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OCZ Vertex Still Delayed

Intel has announced a series of price cuts on its lineup of SLC (Single Level Cell) and MLC (Multi Level Cell) Solid State Drives. Their NAND flash is produced by IM Flash Technologies, an Intel joint venture with Micron Technologies.

Lower sales due to the global economic slump are a key reason for the price cuts. However, declining NAND flash prices are lowering production costs for Intel's competitors, many of which are entering the market with a new generation of products. Intel launched their 160GB X-25M for $945 just under two months ago.

OCZ's Apex series of SSDs use an integrated RAID 0 controller to boost performance for a modest price premium over regular MLC SSDs. G.Skill's Titan series uses a similar design, as both use JMicron RAID and SSD controllers. However, OCZ has heavily optimized their firmware to provide extra performance. They are both available at retail.

The Vertex series, also from OCZ, has up to 64MB of DRAM cache to boost performance. This is especially critical for random write performance, an issue that has plagued previous generations of SSDs due to the use of a first generation JMicron SSD controller.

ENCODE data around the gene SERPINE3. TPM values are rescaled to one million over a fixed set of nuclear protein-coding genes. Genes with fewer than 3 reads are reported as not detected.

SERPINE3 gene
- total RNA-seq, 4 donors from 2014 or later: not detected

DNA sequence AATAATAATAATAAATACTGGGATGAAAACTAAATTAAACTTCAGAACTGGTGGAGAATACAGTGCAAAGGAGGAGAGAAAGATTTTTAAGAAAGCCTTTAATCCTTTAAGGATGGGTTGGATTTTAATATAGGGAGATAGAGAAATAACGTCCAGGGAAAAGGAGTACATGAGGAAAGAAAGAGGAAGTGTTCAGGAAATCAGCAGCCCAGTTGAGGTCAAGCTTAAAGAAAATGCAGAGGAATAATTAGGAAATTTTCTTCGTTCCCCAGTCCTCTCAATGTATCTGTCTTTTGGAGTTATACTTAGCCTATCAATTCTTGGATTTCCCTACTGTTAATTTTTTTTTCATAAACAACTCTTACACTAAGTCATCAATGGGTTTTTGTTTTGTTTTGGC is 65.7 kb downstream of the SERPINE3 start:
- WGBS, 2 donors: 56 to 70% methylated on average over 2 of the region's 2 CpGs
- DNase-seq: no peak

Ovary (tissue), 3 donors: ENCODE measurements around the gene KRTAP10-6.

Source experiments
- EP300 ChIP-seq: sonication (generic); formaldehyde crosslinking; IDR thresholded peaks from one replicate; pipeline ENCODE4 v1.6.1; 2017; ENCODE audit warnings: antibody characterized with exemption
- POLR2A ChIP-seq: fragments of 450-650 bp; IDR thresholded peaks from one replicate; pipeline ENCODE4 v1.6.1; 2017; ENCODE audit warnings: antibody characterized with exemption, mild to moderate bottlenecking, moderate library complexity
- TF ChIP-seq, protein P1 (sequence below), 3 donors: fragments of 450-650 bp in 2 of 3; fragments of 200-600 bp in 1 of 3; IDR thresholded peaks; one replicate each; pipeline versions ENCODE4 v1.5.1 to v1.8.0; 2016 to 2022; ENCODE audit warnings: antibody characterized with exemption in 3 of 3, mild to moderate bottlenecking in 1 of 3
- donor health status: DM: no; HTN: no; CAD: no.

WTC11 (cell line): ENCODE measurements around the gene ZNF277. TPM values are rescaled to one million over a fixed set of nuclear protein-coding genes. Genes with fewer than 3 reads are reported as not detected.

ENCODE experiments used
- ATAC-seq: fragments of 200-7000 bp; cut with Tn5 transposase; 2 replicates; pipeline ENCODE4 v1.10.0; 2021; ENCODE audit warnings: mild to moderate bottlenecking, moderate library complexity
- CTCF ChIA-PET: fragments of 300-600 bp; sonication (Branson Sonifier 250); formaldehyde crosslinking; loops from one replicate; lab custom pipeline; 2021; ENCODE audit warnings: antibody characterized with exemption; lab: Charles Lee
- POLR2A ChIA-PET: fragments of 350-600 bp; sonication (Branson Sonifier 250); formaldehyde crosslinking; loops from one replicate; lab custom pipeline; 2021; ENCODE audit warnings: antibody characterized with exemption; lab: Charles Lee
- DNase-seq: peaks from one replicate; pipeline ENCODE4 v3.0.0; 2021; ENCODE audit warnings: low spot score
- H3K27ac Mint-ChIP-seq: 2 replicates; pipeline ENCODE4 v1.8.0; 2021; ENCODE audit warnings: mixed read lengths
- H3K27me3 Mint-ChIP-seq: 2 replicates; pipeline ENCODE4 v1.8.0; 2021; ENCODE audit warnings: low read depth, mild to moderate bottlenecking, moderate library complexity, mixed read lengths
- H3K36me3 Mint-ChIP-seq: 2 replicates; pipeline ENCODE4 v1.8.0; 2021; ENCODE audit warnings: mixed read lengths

OCZ is still tweaking the firmware of their Vertex line in order to maximize reliability and performance. While many customers are anxious to purchase these SSD, it is commendable that OCZ is trying to avoid Seagate's firmware mistakes.

Intel's mainstream M series uses MLC NAND, while the E series uses the faster SLC NAND. Pricing is for OEMs in lots of 1,000 and above.

Model

 Old Price

 New Price

 X-25M 80GB

 $595

 $390

 X-25M 160GB

 $945

 $765 

 X-25E 32GB

 $575

 $415

 X-25E 64GB

 NA

 $795 

Intel has plans for a 128GB SLC drive and a 320GB SSD using 34nm MLC NAND chips. They are expected to be released later in 2009.

 



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RE: Keep sliding . . .
By mindless1 on 2/7/2009 11:53:05 AM , Rating: 1
Actually, with the price of today's memory anyone with a properly set up system won't benefit nearly as much as you imply. 120-190MB/s IO pales in comparison to the performance of a filecache, or even a ramdrive considering gigs of memory can now be had for $5/per after a rebate.

It'll improve boot and hibernation times, I'll grant that. Otherwise the user is the typical bottleneck, not a properly set up system.


"Nowadays you can buy a CPU cheaper than the CPU fan." -- Unnamed AMD executive

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